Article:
What would get more people walking? This activity shows tons of health benefits. And today one person in three over the age of 85 develops Alzheimer’s disease. This statistic should get everyone out of his or her chair and walking because a report from Tufts University in Boston shows that the most active people have the largest volume of gray matter in parts of the brain typically affected by Alzheimer’s disease.
Dr. Tammy Scott, at Tufts’ Neuroscience and Aging Laboratory, says, “Physical activity has consistently shown to be beneficial to brain health.” She adds, “There is increasing evidence that regular exercise lowers the risk of dementia.”
Researchers report in the journal Neurology what happened to 876 people enrolled in the Northern Manhattan study. They were asked how long and how often they exercised in the previous two weeks.
It’s amazing that 90 percent reported no exercise at all, or only light exercise such as walking or yoga. The remaining 10 percent followed moderate to high-intensity exercise such as running or aerobics.
Seven years later participants were subjected to memory and thinking skills along with an MRI of the brain. Then five years later they were again given thinking and memory tests.
In the group showing no initial signs of memory or thinking problems, the low-activity group showed a great decline in simple task performance and how many words they could remember from a list.
But researchers found that the more active group had slowed the aging process by as much as 10 years! Moreover, this disparity remained after taking into consideration other factors that could affect brain health, such as alcohol use, smoking, high blood pressure and body mass index.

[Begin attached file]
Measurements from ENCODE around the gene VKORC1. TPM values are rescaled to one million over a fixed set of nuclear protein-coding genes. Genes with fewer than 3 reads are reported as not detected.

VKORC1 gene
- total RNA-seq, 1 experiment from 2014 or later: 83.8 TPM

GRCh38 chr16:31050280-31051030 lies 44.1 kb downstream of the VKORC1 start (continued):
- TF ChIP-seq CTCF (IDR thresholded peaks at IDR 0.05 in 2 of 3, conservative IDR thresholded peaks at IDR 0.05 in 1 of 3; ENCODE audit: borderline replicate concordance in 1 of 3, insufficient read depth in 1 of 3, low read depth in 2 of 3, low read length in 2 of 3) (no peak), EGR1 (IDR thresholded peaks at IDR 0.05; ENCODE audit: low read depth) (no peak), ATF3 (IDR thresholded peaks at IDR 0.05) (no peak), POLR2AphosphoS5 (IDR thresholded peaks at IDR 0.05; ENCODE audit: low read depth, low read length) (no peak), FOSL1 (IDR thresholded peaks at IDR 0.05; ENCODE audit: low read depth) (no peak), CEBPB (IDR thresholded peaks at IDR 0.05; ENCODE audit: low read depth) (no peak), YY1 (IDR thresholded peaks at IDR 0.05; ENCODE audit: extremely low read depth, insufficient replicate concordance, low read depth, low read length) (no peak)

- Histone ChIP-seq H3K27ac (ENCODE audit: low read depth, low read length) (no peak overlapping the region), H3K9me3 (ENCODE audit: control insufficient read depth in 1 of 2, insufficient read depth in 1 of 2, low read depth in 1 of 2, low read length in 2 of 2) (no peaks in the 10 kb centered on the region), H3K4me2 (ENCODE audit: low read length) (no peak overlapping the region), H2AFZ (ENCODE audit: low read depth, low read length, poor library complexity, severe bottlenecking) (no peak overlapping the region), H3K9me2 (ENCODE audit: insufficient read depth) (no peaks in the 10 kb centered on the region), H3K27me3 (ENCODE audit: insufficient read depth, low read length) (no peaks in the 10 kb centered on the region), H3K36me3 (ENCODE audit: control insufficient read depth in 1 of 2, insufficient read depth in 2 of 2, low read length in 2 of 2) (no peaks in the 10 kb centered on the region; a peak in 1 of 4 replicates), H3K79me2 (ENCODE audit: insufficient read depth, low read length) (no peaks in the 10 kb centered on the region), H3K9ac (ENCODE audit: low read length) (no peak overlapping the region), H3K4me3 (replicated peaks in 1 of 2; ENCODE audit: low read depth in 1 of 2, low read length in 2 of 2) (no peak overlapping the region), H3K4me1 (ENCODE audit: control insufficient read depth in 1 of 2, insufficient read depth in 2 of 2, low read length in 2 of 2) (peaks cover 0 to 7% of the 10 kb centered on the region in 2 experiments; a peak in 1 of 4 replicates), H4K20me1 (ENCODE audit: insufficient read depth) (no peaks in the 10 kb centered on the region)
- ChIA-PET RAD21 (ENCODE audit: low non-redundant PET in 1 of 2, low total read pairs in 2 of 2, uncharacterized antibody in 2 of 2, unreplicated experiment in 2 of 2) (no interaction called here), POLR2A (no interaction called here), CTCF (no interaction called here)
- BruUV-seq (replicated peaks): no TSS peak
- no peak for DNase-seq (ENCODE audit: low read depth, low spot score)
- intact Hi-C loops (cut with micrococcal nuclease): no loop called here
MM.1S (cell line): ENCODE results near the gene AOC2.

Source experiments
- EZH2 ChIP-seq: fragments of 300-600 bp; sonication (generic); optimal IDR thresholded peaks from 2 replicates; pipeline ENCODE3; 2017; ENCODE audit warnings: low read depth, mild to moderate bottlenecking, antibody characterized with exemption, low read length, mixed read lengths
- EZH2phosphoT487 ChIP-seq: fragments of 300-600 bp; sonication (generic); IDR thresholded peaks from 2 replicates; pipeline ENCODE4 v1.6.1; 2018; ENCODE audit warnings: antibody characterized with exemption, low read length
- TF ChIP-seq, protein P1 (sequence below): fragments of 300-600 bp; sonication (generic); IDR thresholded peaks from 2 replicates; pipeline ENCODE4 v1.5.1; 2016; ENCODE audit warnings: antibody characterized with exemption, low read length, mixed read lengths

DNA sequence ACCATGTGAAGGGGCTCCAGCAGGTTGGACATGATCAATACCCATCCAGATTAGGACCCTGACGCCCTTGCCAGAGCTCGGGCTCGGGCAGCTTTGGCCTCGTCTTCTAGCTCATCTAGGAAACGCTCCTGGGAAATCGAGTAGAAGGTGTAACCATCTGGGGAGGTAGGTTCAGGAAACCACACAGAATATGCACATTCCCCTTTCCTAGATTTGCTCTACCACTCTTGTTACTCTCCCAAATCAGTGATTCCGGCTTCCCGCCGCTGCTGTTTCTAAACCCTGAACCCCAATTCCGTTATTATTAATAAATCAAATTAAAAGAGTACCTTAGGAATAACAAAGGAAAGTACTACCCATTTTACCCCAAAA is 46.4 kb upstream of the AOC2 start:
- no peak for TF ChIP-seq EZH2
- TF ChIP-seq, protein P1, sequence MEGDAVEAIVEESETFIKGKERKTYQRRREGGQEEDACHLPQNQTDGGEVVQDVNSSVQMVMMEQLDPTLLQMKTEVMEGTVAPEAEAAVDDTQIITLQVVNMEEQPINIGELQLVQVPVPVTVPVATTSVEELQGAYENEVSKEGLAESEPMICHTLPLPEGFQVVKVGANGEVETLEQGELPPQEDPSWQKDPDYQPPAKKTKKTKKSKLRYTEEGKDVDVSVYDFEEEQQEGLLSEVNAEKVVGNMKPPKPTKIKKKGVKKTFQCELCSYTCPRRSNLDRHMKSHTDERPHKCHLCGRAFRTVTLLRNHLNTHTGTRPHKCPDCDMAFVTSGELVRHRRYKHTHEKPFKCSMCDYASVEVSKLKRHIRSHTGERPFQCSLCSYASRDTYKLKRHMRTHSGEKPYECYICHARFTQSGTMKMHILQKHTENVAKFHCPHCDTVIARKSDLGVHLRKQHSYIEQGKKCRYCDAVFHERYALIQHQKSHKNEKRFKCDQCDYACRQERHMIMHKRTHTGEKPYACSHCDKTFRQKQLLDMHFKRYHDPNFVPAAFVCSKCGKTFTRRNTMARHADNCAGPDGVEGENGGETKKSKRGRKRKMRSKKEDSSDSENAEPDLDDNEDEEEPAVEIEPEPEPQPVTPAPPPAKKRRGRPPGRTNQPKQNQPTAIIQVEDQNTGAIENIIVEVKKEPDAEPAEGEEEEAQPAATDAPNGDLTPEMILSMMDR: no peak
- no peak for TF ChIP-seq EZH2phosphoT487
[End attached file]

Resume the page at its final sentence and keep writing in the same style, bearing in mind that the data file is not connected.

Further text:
The Journal of Alzheimer’s Disease reports further evidence that burning up calories helps to protect gray matter in the brain. In this study 900 people at least 65 years of age had MRI evaluation of their brains. In addition, they answered questions about how many calories were expended each week in walking, jogging, cycling, gardening and dancing. They were also given a quiz to evaluate their memory.
Five years later 25 percent of the most active group showed significantly more gray matter. Moreover, this gray matter was located in parts of the brain associated with memory and high-level thinking.
We have known for a long time that exercise is important for bones and cardiovascular health. Now we can add that it’s also vital for a healthy brain. Moreover, studies show that you don’t have to beat the 4-minute mile to remain on this planet longer. Rather than working up a sweat, frequent walking is a prime way of keeping healthy.
Studies linking exercise to brain health remind me of Dr. Paul Dudley White, the renowned professor of cardiology at The Harvard Medical School. He was asked to treat President Eisenhower, who had suffered a heart attack. White believed in health benefits of exercise, and was noted for riding his bicycle to work every day.
So it is not surprising that he remarked, “If you want to know how flabby your brain is, just feel your leg muscles!” Today, Boston’s 17-mile bicycle path is named after Dr. White. He also advised that we should all walk more, eat less and sleep more.
So what’s the best advice to protect yourself from a flabby brain? I’d suggest purchasing a pedometer, a small device that fits on your waist and counts the number of steps you walk every day. The number of steps needed depends on your age and health.
Most authorities agree that 10,000 steps a day is a healthy number to aim for. That means walking a hefty five miles. But studies show that most people take from 3,000 to 5,000 steps daily. So a pedometer is a great motivator to get moving and has greater psychological impact than counting miles.
Abraham Lincoln was right when he said, “I have the best two doctors, my left leg and my right.” We should all use them more, so we have more gray matter and less flab in our brains.
Dr. Ken Walker (Gifford-Jones) is a graduate of the University of Toronto and The Harvard Medical School. He trained in general surgery at the Strong Memorial Hospital, University of Rochester, Montreal General Hospital, McGill University and in Gynecology at Harvard. He has also been a general practitioner, ship’s surgeon and hotel doctor. See www.docgiff.com for past columns. For comments: email@example.com